Held: Any negligence of the defendants did not contribute to the accident. The plaintiff’s actions amounted to a novus actus interveniens, and since he must have expected to run a risk of injury, they also allowed the defence of volentia no fit injuria.

Judges:

Scrutton LJ, Slesser LJ

Citations:

[1933] 2 KB 297, [1933] 102 LJKB 663, [1933] LT 436

Jurisdiction:

England and Wales

Cited by:

CitedCommissioner of Police for the Metropolis v Reeves (Joint Administratix of The Estate of Martin Lynch, Deceased) HL 15-Jul-1999
The deceased was a prisoner known to be at risk of committing suicide. Whilst in police custody he hanged himself in his prison cell. The Commissioner accepted that he was in breach of his duty of care to the deceased, but not that that breach was . .
CitedWooldridge v Sumner and Another CA 4-Jun-1962
The plaintiff photographer was injured when attending a show jumping competition at the White City Stadium. A horse caught him as it passed.
Held: The defendant’s appeal against the finding of negligence succeeded: ‘a competitor or player . .
Lists of cited by and citing cases may be incomplete.

Negligence, Animals

Updated: 24 April 2022; Ref: scu.188820

Commission v Netherlands: ECJ 2 Oct 2003

ECJ Failure of a Member State to fulfil its obligations – Directive 91/676/EEC – Protection of waters against pollution caused by nitrates from agricultural sources – Article 5(4) and (5), paragraphs A(1), (2), (4) and (6) of Annex II and paragraph 1(2) and (3) and paragraph 2 of Annex III – Capacity of storage vessels for livestock manure – Limitation of the land application of fertilisers based on a balance between the foreseeable nitrogen requirements of crops and the nitrogen supply to crops from the soil and from fertilisation – Ensuring that the amount of livestock manure applied to land each year does not exceed a specified amount per hectare – Provisions contained in a code of good agricultural practice and covering periods, conditions and procedures for the land application of fertilisers – Obligation to adopt any additional measures or reinforced actions necessary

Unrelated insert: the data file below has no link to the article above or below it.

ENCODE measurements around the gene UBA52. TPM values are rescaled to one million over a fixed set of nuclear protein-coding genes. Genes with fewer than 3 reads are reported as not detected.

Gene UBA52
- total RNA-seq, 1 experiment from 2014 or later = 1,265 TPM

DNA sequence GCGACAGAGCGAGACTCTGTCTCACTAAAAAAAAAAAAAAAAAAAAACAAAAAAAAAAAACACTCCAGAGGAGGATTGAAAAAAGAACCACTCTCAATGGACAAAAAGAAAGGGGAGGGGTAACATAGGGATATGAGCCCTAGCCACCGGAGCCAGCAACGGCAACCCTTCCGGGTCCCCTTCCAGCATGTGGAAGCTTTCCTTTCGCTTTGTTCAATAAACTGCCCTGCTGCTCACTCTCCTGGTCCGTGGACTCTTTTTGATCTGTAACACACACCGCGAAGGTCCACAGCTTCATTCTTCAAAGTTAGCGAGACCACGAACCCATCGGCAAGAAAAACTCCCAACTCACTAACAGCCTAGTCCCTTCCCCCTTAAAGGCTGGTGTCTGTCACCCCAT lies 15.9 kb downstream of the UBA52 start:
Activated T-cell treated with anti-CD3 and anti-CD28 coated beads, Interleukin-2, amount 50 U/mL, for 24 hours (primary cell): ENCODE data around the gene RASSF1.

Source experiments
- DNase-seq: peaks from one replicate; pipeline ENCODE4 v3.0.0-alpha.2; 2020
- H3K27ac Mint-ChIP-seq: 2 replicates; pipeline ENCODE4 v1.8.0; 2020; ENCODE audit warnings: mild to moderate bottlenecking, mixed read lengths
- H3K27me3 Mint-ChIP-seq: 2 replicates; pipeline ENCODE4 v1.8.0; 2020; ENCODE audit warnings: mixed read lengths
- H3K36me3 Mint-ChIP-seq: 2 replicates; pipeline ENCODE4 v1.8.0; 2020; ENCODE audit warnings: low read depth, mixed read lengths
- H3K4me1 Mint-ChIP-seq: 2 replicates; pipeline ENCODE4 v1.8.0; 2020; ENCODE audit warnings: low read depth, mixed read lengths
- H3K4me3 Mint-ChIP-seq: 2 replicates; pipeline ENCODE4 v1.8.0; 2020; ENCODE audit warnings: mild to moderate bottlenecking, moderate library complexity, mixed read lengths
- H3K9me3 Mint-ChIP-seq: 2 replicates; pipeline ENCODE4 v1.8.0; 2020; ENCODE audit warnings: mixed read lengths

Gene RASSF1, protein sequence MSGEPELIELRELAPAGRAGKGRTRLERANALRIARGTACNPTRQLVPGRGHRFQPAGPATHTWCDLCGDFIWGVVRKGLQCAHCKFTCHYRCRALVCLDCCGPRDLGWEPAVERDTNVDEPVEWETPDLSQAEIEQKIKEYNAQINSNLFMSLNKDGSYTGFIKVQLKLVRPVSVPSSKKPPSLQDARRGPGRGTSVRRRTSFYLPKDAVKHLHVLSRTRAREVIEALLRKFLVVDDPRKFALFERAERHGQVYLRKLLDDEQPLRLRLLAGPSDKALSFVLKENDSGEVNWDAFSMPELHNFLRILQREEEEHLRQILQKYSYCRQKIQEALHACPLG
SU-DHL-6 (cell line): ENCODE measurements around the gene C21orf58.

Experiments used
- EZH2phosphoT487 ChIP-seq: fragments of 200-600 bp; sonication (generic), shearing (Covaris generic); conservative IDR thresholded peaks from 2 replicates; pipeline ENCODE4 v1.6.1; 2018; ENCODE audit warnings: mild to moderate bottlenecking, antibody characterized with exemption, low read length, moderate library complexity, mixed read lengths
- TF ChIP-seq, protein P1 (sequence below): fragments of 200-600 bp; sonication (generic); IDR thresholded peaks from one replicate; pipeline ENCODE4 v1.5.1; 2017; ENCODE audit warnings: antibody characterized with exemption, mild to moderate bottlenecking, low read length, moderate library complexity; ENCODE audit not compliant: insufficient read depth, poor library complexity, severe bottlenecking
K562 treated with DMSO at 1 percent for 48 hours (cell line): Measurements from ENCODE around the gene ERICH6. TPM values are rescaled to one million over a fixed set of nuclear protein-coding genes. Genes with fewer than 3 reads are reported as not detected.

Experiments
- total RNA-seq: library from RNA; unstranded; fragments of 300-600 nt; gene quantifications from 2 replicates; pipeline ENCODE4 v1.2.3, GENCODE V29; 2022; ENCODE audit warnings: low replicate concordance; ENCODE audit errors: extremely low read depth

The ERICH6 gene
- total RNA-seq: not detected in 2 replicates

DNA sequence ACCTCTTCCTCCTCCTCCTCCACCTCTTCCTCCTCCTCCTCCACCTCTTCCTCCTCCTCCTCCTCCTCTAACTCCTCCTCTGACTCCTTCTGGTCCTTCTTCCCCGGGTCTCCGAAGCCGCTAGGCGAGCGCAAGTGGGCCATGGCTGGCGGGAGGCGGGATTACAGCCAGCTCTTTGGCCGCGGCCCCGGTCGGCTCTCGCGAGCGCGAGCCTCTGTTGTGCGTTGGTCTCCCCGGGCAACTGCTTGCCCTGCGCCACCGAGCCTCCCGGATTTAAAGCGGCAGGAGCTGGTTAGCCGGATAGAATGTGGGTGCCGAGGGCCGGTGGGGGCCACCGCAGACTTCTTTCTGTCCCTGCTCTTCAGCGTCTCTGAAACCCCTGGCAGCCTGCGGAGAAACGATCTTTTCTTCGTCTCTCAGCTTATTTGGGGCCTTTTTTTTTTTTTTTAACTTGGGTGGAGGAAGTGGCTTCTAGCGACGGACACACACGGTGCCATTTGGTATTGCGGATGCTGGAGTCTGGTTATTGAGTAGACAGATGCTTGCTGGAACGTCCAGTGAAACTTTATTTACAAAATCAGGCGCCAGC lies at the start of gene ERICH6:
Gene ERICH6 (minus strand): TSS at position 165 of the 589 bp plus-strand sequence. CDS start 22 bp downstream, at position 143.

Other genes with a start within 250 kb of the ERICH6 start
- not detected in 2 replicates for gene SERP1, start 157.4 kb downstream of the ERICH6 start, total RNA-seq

Citations:

C-322/00, [2003] EUECJ C-322/00

Links:

Bailii

Statutes:

Directive 91/676/EEC

Jurisdiction:

European

European, Animals, Environment

Updated: 22 April 2022; Ref: scu.186872

The Association of Independent Meat Suppliers and Another, Regina (on The Application of) v The Food Standards Agency: CA 20 Jun 2017

Appeal from refusal of judicial review of the system for imposing controls on slaughterhouses.

Judges:

Jackson, Rafferty, Kitchin LJJ

Citations:

[2017] EWCA Civ 431, [2017] WLR(D) 422, [2018] PTSR 1330

Links:

Bailii, WLRD

Jurisdiction:

England and Wales

Citing:

Appeal fromAssociation of Independent Meat Suppliers and Another, Regina (on The Application of) v Food Standards Agency Admn 2-Jul-2015
A bull was bought at auction, certified ante-mortem as fit, and slaughtered. On slaughter however it was found to suffer a form of septicemia. The claimant disagreed, but the defendant said there was no appeal from the Official Veterinarian’s . .

Cited by:

Appeal fromAssociation of Independent Meat Suppliers and Another, Regina (on The Application of) v Food Standards Agency SC 24-Jul-2019